Bar News - February 15, 2017
Court News: Gov. Sununu Appoints Judicial Selection Commission
By: Kristen Senz
New Hampshire Governor Chris Sununu has issued an executive orcder establishing a bipartisan Judicial Selection Commission to assist in vetting candidates for nominations to fill judicial positions across all levels of the state court system.
“Judges are the umpires of our society’s contending forces, as they help to make the difference between a society governed by the law of force and one living under the force of law,” Sununu said in a prepared statement. “Putting forth judicial nominations is a responsibility that I take seriously and one that I believe should be done with thoughtful consideration and with substantive input from specialists in a variety of fields.”
Commission members represent the legal, law enforcement and business communities.
Chuck Douglas, of the Concord firm Douglas, Leonard & Garvey, who is also a former New Hampshire Congressman and former NH Supreme Court Justice, was appointed chair of the commission.
“When life, liberty and property are at stake in our courtrooms, we must not only have justice, but the appearance and feel that justice was done no matter who won or lost,” said Douglas. “I am honored to serve on Governor Sununu’s Judicial Selection Commission and I am excited to lead a team of experienced and talented professionals.”
Jack Sanders, who is of counsel at Pierce Atwood and chair of the Campaign for Legal Services Leadership Council, was appointed vice chair. Also appointed were: Merrimack County Sheriff Scott Hilliard, former Speaker of the House Donna Sytek, Sheehan Phinney partner Bobbie Hantz, NH Legal Assistance Executive Director Lynne Parker, Coos Economic Development Corporation Executive Director Mike Scala, Nashua business owner Jack Tulley, and Central Paper Products President and CEO Matt Kfoury.
NH Supreme Court Chief Justice Linda Stewart Dalianis has said she’s in favor of the commission process but would like it to be faster in bringing forth nominations to the governor. It appears this concern was incorporated into the governor’s executive order establishing the commission.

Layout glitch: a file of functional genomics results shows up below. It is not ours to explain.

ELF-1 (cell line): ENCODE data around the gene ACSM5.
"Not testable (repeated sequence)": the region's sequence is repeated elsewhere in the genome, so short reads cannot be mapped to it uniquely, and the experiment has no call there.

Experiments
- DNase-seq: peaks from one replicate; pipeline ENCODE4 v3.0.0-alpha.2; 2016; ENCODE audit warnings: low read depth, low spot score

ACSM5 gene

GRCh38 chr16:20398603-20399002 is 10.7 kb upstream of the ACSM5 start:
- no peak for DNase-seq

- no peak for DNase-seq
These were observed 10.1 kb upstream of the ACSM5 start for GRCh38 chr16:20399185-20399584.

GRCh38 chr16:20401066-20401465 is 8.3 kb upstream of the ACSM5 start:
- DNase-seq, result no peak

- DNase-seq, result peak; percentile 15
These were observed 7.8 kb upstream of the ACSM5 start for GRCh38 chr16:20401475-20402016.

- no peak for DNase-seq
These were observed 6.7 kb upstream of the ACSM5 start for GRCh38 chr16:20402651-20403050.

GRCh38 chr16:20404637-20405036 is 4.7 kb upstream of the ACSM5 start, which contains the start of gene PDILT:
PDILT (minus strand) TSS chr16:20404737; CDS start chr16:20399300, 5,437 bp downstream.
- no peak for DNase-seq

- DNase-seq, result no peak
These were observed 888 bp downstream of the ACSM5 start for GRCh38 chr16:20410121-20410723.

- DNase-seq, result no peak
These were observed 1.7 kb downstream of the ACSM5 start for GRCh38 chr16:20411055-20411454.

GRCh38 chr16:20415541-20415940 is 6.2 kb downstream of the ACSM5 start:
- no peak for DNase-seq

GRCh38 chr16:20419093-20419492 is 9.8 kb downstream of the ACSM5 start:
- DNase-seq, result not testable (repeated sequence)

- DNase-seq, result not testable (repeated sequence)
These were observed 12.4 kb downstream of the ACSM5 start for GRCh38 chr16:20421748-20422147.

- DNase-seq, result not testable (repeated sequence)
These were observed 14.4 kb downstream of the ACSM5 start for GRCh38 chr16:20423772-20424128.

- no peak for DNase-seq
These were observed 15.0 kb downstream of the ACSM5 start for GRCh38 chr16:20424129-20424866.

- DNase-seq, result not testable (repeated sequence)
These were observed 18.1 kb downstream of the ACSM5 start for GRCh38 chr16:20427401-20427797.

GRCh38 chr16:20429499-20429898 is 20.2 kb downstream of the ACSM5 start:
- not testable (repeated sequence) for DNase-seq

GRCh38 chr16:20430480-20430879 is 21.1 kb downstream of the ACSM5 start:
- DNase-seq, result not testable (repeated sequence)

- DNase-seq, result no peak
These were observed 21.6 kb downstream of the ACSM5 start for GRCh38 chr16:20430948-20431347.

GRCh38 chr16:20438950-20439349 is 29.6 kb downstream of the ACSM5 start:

The order states that the commission “shall assist the Governor in examining qualified persons for each vacancy in accordance with a schedule provided by the Governor,” and that the commission, in accordance with the schedule, shall submit to him “a list of names of individuals it deems qualified for a judicial vacancy,” and that the commission “shall adopt such proceedings necessary to ensure the prompt and efficient examination of qualified applicants.”
There are currently three judicial vacancies on the NH Circuit Court, two in Manchester and one in the North Country, with several more expected by summer. The number of judicial retirements anticipated over the next several months, especially in the Circuit Court, has been described as critical by court administrators, and could result in backlogs, especially in Manchester and Brentwood.
In addition, NH Supreme Court Justice Carol Ann Conboy will reach the mandatory retirement age of 70 in July 2017. Dalianis will turn 70 in October 2018, and Justice Robert Lynn will turn 70 in August 2019.
Anyone interested in applying for a judicial position should contact the governor’s office, (603) 271-2121.